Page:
On Sunday 10 February 2013, the EE British Academy Film Awards look place at London's Royal Opera House with Les Misérables, Argo, Django Unchained, Life of Pi and Amour among the winners .
- Les Misérables wins four BAFTAs, including Supporting Actress for Anne Hathaway
- Three BAFTAs for Argo: Best Film, Editing and Ben Affleck wins Director
- Skyfall wins Outstanding British Film and Original Music
- Daniel Day-Lewis and Emmanuelle Riva take Leading Actor and Actress
- Wins for Django Unchained: Quentin Tarantino’s Original Screenplay and Supporting Actor Christoph Waltz
Argo was named Best Film at tonight’s EE British Academy Film Awards hosted by Stephen Fry, held at London’s Royal Opera House. Ben Affleck won the Director BAFTA and the film also took the Editing award.
Les Misérables won four BAFTAs: Production Design, Sound, Make Up & Hair and Supporting Actress for Anne Hathaway.
Amour won the award for Film Not in the English Language and Emmanuelle Riva won Leading Actress. Leading Actor was awarded to Daniel Day-Lewis for Lincoln.
Christoph Waltz won Supporting Actor for his performance in Django Unchained and the film’s writer/director Quentin Tarantino won the Original Screenplay BAFTA.
Outstanding British Film and Original Music were awarded to Skyfall. Life of Pi won the Cinematography and Special Visual Effects BAFTAs.
Anna Karenina won the Costume Design award. Silver Linings Playbook writer/director David O. Russell took home the Adapted Screenplay BAFTA.
Director Bart Layton and Producer Dimitri Doganis received the award for Outstanding Debut by a British Writer, Director or Producer for their first feature film The Imposter.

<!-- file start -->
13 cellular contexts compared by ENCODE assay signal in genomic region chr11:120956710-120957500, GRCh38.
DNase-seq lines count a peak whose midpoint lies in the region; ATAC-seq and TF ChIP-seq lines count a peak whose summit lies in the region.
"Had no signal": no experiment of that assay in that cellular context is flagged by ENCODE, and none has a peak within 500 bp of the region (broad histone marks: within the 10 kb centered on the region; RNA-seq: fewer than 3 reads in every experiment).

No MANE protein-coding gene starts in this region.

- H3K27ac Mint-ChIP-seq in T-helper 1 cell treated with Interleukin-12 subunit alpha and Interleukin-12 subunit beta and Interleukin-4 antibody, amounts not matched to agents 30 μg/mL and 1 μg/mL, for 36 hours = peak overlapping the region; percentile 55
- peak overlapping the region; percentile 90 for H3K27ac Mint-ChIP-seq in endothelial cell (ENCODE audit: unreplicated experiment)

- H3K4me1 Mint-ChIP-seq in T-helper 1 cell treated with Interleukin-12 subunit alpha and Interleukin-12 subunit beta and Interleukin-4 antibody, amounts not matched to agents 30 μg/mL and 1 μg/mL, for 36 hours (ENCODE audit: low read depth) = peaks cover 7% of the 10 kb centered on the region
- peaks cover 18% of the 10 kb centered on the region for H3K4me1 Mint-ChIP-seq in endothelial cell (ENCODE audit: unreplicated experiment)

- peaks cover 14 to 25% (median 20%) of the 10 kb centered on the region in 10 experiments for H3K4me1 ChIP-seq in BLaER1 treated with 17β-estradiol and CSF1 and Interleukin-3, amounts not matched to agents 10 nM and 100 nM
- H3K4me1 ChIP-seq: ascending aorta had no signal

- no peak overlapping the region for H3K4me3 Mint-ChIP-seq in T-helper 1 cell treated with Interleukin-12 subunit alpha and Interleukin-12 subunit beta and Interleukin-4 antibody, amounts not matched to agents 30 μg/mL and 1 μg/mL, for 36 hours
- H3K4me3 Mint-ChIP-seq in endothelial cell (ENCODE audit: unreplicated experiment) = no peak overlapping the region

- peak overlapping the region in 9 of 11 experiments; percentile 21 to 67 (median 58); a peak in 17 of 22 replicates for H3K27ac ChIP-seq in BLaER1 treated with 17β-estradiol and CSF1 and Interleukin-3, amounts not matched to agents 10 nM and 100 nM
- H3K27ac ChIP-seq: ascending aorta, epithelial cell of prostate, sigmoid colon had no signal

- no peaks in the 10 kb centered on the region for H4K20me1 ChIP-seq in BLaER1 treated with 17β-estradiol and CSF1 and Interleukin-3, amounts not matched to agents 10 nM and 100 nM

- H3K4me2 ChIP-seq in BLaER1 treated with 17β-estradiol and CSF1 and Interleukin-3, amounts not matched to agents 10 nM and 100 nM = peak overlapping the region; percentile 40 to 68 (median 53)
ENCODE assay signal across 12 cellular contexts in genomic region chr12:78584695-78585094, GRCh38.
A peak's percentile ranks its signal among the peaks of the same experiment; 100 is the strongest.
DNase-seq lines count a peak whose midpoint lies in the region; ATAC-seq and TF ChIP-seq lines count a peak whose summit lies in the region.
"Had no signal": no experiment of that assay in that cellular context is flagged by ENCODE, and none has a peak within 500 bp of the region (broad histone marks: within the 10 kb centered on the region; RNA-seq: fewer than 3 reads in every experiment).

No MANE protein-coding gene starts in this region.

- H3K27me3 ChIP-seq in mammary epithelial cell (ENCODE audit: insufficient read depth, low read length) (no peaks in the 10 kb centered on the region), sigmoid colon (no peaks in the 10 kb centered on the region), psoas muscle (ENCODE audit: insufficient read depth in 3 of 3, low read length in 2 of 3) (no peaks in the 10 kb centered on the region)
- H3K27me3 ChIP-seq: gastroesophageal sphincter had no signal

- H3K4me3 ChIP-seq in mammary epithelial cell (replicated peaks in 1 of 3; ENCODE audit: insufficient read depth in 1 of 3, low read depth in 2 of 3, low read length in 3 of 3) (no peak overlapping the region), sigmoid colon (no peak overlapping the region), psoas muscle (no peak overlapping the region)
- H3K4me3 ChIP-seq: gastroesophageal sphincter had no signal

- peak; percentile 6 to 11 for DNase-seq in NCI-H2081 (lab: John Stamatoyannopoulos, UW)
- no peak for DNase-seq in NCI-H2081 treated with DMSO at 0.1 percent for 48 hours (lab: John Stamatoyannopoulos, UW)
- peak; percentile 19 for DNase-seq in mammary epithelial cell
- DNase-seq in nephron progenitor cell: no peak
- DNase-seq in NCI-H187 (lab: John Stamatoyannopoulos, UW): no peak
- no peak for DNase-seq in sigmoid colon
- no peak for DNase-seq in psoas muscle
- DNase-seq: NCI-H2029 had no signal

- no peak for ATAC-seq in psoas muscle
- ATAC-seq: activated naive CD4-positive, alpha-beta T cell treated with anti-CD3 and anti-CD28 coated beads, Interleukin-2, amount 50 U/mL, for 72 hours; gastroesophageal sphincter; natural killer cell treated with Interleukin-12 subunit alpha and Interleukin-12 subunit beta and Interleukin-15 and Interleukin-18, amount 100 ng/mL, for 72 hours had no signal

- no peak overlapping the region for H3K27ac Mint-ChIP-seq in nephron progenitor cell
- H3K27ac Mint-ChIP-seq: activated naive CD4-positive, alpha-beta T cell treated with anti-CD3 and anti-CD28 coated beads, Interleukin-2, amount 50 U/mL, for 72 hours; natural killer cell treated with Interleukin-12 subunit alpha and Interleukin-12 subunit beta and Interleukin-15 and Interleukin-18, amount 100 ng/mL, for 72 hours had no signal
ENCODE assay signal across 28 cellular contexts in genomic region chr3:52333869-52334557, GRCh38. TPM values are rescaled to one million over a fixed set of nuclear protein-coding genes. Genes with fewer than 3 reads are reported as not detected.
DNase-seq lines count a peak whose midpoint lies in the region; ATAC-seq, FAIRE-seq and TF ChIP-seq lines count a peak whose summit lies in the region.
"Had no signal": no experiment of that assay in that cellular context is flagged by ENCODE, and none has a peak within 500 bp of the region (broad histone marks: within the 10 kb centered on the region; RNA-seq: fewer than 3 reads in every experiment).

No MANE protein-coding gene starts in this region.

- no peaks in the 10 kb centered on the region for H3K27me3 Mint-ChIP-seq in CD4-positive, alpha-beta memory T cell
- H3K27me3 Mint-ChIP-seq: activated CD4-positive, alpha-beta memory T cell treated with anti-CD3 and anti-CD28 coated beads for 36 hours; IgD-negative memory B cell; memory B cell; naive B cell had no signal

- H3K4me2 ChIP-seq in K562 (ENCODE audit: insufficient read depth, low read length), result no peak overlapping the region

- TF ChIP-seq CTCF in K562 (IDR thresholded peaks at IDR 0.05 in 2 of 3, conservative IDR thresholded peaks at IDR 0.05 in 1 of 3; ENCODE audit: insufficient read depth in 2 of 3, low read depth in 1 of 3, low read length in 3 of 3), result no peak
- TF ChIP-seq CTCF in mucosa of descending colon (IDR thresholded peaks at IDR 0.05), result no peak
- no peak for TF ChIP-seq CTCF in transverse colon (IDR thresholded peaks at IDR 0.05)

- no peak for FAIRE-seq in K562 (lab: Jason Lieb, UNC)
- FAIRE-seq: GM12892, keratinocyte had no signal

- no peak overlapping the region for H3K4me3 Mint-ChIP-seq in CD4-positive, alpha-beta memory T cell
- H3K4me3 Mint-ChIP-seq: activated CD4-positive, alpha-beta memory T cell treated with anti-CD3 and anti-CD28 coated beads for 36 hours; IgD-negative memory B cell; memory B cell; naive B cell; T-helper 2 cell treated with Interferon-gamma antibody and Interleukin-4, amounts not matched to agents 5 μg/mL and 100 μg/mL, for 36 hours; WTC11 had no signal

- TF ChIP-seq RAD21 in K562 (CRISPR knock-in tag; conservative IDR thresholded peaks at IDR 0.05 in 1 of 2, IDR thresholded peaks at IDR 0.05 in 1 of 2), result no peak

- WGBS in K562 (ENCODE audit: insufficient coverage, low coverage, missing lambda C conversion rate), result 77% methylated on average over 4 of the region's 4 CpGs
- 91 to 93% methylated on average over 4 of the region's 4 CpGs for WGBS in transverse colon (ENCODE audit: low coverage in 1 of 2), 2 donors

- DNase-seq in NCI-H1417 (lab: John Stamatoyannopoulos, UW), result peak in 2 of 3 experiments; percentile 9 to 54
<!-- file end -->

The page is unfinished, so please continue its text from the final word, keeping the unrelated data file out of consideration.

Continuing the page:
Searching for Sugar Man received the Documentary award, and Brave took home the Animated Film BAFTA.
The EE Rising Star Award, voted for by the public, was presented to Juno Temple.
The Making of Longbird won the Short Animation award and the Short Film award was presented to Swimmer.
Tessa Ross received the award for Outstanding British Contribution to Cinema. The Fellowship, the highest accolade which the Academy can bestow, was presented to Alan Parker.
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The British Academy of Film and Television Arts is an independent charity that supports, develops and promotes the art forms of the moving image by identifying and rewarding excellence, inspiring practitioners and benefiting the public. In addition to its Awards ceremonies, BAFTA has a year-round Learning & Events programme that offers unique access to some of the world’s most inspiring talent through workshops, masterclasses, lectures and mentoring schemes, connecting with audiences of all ages and backgrounds across the UK, Los Angeles and New York. BAFTA relies on income from membership subscriptions, individual donations, trusts, foundations and corporate partnerships to support its ongoing outreach work. For further information, visit www.bafta.org or www.bafta.org/guru.